I took the evening off to read a book instead of type, so the following was yesterday.
Today I am The Navigator, which means more photos and the ability to note things of interest as we travel. Like the ‘Bridge ices before road’ sign before each bridge; I know this area may occasionally get cold enough for frost, but for that mass of concrete to cool enough for ice? Here? They might see snow very, very perhaps once every ten years, or so I was told yesterday. Perhaps they are required by law on all bridges.
We’re heading east on Hwy 90, then south on Hwy 1 to Grand Isle. If you look at this area on a map, you can see the line of an old Mississippi River delta curving gently from Grand Isle south and west past Port Fourchon before it turns north at Point au Fer. At first I90 runs on the natural levee of Bayou Black, one of the distributaries into which the Mississippi split as it built this delta – known as the Lafourche delta – from 2500 to 800 years ago.
We turned south on Hwy 1, beside the distributary for which the delta was named, Bayou Lafourche. The highway and settlements sit on the natural levee of the bayou. The levee narrows as it approaches the edge of the delta because less sediment was carried in the river water (the vast bulk had been deposited upstream); as we travelled south there were fewer streets paralleling the highway. And the bayou grew wider, and there were more boats; shrimpers that spread their nets wide from the side of the boat came in many sizes, and there were large tugs and other oil service boats.
I finally remembered to take a picture showing how timber structures almost everywhere we’ve been in LA are held above ground level to keep moisture and termites out of the structure, and to allow a draft under the floor to cool the house.
The main industries other than tourism are obvious everywhere.
Now the road runs through saltmarsh, with water level in the ditches only inches below the road surface.
As we continue south the areas of marsh grass shrink as the open water grows. Wide channels have been cut for boats and it looks as though the edges of smaller channels cut for pipelines – we can see the markers – are eroding, eating away the saltmarsh. This is what people are talking about when they talk about destruction of the coastal marshes leaving Louisiana vulnerable to storm surge damage. The oil industry development here is incredible, an indication of the future of the Atchafalaya if development is not controlled.
Eventually we return to earth, of a sort: the barrier islands at the seaward edge of the Lafourche delta.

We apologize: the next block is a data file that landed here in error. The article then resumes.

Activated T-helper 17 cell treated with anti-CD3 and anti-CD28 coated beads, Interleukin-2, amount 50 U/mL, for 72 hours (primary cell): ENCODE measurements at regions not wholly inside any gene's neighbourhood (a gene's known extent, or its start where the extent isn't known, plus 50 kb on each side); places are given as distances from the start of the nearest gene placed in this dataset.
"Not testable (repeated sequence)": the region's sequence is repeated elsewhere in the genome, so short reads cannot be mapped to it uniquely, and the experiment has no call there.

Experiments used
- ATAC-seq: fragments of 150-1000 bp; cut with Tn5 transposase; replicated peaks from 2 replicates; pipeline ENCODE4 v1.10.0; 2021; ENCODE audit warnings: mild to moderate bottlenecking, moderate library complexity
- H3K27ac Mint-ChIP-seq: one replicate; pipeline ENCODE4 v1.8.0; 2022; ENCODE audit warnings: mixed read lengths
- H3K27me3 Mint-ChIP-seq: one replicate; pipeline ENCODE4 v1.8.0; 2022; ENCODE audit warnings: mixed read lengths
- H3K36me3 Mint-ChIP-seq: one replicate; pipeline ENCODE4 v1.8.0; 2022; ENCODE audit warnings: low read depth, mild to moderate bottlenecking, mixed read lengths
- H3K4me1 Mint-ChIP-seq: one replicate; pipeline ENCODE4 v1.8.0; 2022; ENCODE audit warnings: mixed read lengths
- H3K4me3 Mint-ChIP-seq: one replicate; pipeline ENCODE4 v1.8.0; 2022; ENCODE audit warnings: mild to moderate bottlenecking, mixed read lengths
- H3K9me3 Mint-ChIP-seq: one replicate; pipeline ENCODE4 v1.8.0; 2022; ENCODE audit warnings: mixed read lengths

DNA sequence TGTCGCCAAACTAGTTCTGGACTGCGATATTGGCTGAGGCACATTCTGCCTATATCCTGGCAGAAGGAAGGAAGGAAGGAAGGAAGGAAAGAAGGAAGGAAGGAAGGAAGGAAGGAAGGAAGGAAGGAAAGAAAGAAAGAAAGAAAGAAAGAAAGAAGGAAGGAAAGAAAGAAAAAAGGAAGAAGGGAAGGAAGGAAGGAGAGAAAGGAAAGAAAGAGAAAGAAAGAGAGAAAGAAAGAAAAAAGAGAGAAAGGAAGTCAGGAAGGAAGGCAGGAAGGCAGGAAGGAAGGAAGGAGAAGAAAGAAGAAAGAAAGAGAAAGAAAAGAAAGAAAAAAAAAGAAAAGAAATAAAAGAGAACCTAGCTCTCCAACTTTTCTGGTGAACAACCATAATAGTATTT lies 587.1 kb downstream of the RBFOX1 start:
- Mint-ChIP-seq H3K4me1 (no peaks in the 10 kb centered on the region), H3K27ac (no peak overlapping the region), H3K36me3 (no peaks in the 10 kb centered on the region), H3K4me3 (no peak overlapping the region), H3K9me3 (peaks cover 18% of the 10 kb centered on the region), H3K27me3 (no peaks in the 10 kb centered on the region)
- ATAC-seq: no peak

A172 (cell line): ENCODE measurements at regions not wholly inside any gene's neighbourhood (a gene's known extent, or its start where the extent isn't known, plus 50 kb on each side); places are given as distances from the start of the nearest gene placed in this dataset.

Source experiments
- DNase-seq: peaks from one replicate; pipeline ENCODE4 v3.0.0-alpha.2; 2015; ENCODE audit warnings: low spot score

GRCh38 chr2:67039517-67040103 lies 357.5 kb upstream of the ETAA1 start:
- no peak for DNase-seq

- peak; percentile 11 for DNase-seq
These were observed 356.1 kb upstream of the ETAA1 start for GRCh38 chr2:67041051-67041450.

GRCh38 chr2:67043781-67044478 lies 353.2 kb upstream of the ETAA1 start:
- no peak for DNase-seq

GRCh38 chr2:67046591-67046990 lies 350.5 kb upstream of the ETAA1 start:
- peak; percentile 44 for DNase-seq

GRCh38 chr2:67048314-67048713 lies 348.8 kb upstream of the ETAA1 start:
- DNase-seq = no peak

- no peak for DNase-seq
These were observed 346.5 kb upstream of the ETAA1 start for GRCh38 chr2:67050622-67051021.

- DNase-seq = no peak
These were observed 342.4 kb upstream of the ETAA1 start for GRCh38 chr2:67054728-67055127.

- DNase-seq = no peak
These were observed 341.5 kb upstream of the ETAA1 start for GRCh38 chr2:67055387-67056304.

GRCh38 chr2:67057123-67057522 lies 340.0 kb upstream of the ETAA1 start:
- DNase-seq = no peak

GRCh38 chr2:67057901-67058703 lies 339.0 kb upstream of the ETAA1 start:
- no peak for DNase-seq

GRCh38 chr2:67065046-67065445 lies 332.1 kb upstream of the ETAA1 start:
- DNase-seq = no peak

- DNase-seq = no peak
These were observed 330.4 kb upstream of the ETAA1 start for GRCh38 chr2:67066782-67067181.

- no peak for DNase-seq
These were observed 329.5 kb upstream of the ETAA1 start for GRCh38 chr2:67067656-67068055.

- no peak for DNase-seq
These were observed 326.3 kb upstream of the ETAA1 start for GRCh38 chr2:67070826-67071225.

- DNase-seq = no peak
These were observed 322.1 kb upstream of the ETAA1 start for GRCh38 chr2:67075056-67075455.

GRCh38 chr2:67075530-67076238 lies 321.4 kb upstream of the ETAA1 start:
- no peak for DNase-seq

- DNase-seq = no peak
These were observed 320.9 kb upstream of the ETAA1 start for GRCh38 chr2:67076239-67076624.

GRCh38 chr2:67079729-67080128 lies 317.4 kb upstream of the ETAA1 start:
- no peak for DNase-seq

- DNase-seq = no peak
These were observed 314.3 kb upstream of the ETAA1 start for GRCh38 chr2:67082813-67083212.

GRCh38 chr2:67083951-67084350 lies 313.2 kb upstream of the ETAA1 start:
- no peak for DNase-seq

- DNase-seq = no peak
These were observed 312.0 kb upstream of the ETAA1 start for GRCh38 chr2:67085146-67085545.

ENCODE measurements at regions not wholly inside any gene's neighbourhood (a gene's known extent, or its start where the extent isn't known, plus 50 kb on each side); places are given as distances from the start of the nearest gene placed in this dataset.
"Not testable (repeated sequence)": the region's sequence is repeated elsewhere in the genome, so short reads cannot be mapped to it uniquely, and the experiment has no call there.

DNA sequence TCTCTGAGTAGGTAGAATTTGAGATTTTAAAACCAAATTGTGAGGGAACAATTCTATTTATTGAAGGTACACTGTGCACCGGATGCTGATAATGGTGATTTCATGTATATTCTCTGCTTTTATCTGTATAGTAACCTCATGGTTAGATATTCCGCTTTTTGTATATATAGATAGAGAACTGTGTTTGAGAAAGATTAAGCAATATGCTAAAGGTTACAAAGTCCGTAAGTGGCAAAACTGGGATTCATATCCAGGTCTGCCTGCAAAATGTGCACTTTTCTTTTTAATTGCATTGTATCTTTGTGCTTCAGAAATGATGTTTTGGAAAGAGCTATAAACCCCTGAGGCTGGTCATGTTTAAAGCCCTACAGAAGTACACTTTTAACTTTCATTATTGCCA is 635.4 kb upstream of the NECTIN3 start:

More saltmarsh, then semi-solid ground; stabilised dunes. The houses are clearly built with high water level in mind:
Some are higher than others; a few are built on reinforced concrete pillars rather than telephone poles. Major buildings such as the theatre and school look extremely solid and have at least two stories.
We continued east to the end of the road at Grand Isle State Park, where we piled out of the car and down to the beach. Another first for me: the first time I’ve waded in water where the life expectancy is not measured in minutes before hypothermia sets in. It was lovely and warm, with the purple flag flying to warn of dangerous sea life: we didn’t see any stingrays, but there were several large jellyfish on the beach. Which was dark sand speckled with pale shell. I wiggled my toes in it and considered where the sand grains might have originated. Saskatchewan? Wisconsin? Colorado? Pennsylvania?
We saw wildlife. A moribund shrimp eel, which I didn’t photograph because it seemed wrong to record its last gasp, and I wasn’t fast enough to record the sea gull battle for its remains. A praying mantis, rescued from the scorching sand under a bush.
There were holes in the sand from which a crab head would emerge, then dodge back.
Some were stranded upside down, high above the water, warm to the touch, surrounded by pathetic scrabble marks from the crab’s attempts to right itself. The internet says these thinstriped hermit crabs are very resistant to dessication, but we mounted a rescue operation.
Hot, upside-down crabs were tossed back into the water, but we left the others alone. As we walked back along the beach the tide turned; as the water reached them, the crabs became active. This group seemed to be testing their neighbours’ homes for size. They do fight for desirable shells.
We returned to the car sunburned, slightly sandy and very happy. A good day.